Morgan Leads EnglandNot too long ago, every English cricket fan was disenchanted with Eoin Morgan’s leadership skills and the way he batted. That also led to England’s infamous exit from the 2015 ICC World Cup in New Zealand and Australia. The hosts, particularly New Zealand, emerged as a dominant force under their combative captain Brendon McCullum. From an abject World Cup challenge, things have undergone a welcome change for English cricket in a short time. In the Royal London ODI-series underway at England, Morgan has assumed command. The England captain was truly instrumental in successfully leading his team to a nearly impossible 350-run chase in the fourth ODI on June 17, 2015 at Trent Bridge with a brisk century that inspired the confidence of his colleagues. It was not a one-off effort from Eoin Morgan because in the four ODI matches so far, he has crossed fifty four times, something no England captain has done earlier. After scoring 349/7 in 50 overs, McCullum would have felt safe but little did he know that England would bounce back so authoritatively to not only overhaul the target in a monstrous chase but would to do so with six overs to spare! The New Zealand skipper had won the toss and all his top-order batsmen got among the runs. Any team, which sets a 350-run victory target for the opponents will automatically feel safe and all McCullum required was to contain the runs. At the end, however, it transpired that nothing was safe. England began with 97/0 in the power-play session and snatched the advantage from the Kiwis with two centuries; one from Morgan and the other from the irrepressible Joe Root. England’s victory has taken the ODI series into the decider at Chester-le-Street on Saturday.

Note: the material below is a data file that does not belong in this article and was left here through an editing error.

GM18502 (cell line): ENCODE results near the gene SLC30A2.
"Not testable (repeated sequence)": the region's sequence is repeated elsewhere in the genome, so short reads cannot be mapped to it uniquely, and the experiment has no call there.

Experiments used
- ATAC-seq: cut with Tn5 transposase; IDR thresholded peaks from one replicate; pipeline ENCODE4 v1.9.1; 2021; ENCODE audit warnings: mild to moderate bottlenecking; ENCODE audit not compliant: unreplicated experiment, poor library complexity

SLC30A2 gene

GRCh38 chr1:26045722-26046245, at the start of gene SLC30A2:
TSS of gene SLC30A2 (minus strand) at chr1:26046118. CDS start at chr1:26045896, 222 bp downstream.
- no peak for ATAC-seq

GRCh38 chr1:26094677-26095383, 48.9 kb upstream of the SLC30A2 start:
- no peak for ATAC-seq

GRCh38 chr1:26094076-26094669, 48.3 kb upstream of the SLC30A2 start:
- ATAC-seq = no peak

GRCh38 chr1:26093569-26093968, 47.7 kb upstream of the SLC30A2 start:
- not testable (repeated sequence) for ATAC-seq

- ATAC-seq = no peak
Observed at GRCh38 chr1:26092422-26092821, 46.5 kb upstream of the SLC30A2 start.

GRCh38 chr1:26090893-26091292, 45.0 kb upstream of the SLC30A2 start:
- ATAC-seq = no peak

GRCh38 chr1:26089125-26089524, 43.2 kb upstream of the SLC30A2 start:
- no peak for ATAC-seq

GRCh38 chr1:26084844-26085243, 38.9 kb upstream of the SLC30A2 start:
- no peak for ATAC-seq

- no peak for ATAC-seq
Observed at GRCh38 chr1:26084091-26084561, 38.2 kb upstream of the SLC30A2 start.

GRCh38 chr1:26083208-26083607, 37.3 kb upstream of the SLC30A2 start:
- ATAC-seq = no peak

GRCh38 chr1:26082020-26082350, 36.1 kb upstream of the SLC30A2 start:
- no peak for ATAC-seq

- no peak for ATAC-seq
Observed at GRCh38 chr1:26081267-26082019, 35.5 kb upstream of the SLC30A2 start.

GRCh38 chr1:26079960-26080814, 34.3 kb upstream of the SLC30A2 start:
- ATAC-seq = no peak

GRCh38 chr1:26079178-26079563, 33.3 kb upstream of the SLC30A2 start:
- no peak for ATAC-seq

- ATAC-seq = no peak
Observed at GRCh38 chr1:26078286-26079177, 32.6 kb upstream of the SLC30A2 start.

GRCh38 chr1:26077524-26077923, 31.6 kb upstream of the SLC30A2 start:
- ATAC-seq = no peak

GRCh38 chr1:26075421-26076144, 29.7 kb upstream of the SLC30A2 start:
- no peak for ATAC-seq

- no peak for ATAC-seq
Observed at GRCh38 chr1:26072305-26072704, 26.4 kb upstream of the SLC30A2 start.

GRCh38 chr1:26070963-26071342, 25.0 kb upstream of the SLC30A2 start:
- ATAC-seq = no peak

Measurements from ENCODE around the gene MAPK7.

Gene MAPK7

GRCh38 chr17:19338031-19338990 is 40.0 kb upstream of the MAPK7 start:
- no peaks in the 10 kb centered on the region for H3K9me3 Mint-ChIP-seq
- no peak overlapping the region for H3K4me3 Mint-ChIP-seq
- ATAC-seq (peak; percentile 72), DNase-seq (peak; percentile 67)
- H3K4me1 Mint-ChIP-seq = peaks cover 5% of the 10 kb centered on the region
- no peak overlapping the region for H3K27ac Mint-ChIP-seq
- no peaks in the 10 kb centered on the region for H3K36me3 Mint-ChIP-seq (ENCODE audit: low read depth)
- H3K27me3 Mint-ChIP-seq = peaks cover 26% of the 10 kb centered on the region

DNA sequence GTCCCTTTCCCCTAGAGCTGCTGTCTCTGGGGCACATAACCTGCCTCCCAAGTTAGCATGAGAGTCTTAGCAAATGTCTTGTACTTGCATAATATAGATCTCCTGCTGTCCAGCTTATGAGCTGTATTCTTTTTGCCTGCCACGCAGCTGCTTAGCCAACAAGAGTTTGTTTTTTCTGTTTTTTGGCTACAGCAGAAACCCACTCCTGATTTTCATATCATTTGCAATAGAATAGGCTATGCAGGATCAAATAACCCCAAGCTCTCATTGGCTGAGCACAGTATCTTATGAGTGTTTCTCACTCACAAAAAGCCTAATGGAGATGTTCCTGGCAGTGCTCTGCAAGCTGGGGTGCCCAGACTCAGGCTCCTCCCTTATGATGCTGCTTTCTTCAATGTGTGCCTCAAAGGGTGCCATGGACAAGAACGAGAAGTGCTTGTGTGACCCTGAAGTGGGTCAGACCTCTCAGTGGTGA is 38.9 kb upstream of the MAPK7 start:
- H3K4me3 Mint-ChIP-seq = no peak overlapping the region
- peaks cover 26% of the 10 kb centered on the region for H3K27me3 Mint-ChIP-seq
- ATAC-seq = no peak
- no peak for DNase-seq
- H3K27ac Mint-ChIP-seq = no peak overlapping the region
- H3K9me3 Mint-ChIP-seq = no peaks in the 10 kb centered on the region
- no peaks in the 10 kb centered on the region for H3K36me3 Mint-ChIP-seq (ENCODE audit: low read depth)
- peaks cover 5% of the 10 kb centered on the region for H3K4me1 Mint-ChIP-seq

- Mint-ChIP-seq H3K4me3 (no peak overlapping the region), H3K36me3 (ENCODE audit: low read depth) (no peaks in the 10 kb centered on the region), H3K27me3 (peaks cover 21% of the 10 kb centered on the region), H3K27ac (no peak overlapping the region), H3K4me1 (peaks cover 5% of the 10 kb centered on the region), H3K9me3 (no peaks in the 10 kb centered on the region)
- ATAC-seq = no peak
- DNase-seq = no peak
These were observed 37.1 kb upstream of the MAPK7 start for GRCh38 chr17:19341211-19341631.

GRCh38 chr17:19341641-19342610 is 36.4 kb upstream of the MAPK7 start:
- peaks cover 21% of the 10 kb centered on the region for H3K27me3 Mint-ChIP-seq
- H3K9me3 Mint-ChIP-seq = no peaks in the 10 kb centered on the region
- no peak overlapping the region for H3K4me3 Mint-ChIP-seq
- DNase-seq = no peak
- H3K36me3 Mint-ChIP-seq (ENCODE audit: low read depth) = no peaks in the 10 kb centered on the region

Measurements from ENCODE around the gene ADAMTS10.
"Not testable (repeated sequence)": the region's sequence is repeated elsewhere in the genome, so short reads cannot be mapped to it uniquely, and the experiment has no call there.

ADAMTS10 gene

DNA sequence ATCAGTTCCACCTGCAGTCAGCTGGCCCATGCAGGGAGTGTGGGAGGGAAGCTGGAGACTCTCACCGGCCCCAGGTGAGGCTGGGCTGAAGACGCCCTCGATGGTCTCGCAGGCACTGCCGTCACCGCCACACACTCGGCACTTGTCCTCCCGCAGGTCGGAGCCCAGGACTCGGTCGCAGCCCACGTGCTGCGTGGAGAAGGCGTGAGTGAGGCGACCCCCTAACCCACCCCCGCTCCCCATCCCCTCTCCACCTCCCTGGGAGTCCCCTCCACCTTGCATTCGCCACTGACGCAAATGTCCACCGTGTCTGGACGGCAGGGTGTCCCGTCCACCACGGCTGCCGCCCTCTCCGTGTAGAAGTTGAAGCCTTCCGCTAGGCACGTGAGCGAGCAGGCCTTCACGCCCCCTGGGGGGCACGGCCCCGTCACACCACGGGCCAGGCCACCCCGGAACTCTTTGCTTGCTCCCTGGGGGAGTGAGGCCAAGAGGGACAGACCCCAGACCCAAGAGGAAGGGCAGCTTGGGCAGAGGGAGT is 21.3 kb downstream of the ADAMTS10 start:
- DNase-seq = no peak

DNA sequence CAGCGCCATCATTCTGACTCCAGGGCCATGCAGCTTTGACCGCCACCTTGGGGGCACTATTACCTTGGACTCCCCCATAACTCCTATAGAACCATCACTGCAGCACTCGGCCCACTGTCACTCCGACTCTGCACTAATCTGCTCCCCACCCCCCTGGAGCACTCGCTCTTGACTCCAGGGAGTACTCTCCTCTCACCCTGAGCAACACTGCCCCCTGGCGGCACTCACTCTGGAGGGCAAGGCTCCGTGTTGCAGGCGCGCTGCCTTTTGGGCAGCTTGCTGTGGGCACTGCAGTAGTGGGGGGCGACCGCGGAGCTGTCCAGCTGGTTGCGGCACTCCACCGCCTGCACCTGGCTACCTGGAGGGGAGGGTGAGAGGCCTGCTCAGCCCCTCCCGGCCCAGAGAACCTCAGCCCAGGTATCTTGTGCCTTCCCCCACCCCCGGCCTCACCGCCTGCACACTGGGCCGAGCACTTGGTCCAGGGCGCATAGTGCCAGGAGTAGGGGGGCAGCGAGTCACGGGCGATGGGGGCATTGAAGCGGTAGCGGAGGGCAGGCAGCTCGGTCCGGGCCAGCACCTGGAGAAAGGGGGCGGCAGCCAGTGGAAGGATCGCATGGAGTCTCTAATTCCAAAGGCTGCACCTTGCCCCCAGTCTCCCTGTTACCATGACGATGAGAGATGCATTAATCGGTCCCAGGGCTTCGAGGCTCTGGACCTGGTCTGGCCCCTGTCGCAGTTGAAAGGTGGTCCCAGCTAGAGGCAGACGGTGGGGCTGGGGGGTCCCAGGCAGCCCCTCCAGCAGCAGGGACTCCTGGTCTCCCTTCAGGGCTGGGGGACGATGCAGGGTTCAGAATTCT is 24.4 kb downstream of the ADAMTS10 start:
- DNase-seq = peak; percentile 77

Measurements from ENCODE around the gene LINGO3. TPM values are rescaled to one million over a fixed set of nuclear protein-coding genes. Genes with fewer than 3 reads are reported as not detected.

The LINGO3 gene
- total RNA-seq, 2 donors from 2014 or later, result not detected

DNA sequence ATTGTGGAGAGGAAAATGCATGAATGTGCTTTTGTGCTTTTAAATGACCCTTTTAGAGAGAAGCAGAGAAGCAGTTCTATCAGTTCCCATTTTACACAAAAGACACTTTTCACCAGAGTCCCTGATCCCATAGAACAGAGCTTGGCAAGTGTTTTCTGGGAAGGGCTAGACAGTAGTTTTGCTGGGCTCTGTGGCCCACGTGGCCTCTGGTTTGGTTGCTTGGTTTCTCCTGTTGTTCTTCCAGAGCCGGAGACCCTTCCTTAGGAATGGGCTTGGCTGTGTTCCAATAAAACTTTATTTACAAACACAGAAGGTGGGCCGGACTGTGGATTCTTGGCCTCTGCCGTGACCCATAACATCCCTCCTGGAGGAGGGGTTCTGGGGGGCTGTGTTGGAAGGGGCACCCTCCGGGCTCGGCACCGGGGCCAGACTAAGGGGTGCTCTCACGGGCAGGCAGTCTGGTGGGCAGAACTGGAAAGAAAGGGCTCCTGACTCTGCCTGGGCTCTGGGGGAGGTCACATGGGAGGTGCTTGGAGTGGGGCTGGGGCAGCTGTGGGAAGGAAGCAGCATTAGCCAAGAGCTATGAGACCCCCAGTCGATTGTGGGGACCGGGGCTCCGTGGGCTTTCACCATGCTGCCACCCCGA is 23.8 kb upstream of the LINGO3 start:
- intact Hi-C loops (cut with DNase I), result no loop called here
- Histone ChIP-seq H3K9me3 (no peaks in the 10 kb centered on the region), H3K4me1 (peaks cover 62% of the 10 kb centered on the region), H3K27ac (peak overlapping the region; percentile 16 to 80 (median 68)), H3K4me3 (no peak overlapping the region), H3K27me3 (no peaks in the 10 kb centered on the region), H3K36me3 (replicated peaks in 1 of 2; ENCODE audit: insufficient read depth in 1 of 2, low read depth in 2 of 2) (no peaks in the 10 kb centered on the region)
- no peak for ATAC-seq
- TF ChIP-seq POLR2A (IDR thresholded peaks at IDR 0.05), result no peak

McCullum’s decision to bat first after winning the toss was completely justified. Beginning with an opening wicket stand of 88 between himself and Martin Guptill, the innings flourished with every Kiwi batsman contributing significantly. McCullum himself didn’t last longer than his 31-ball 35 but Guptill crossed fifty and Kane Williamson, Ross Taylor, Grant Elliott ad Mitchell Santner all added to the New Zealand’s final total of 349/7. In the ODI format, such score can out-rightly be termed as a strongly challenging total, whoever might be the opponent. Even Brendon McCullum, who has seen many seasons in his long and illustrious cricketing career, could not have foreseen the shape of things to come, when England came on to chase.

To McCullum’s surprise, England’s openers Alex Hales and Jason Roy began explosively and raced to 97/0 in the 10 power-play overs. New Zealand bowlers failed to impress Hales and Roy during their partnership of 100 runs. There was a little glitch in the 11th and the 13th overs, when both openers departed in quick succession. However, if New Zealand harbored any hope of a turnaround, that remained confined to wishful thinking. Eoin Morgan and Joe Root took over from Hales and Roy. The two batsmen blasted the Kiwi bowlers and went on until 309 in the 40th over, when Morgan got out after scoring 113 off 82 balls with 12 fours and 5 sixes. Root continued with Ben Stokes until the end and took England to a 7-wicket victory with 36 balls still remaining in the innings. Root ended with an unbeaten 106 off 97 balls and made the win look like a child’s play. With the ODI series standing at 2-2, the fifth match on Saturday could be a cracker of a game. England would like to reaffirm their newly acquired ODI superiority while McCullum would prefer to head home with at least an ODI series win in his pocket, though a solitary T20 game at Manchester still remains after that.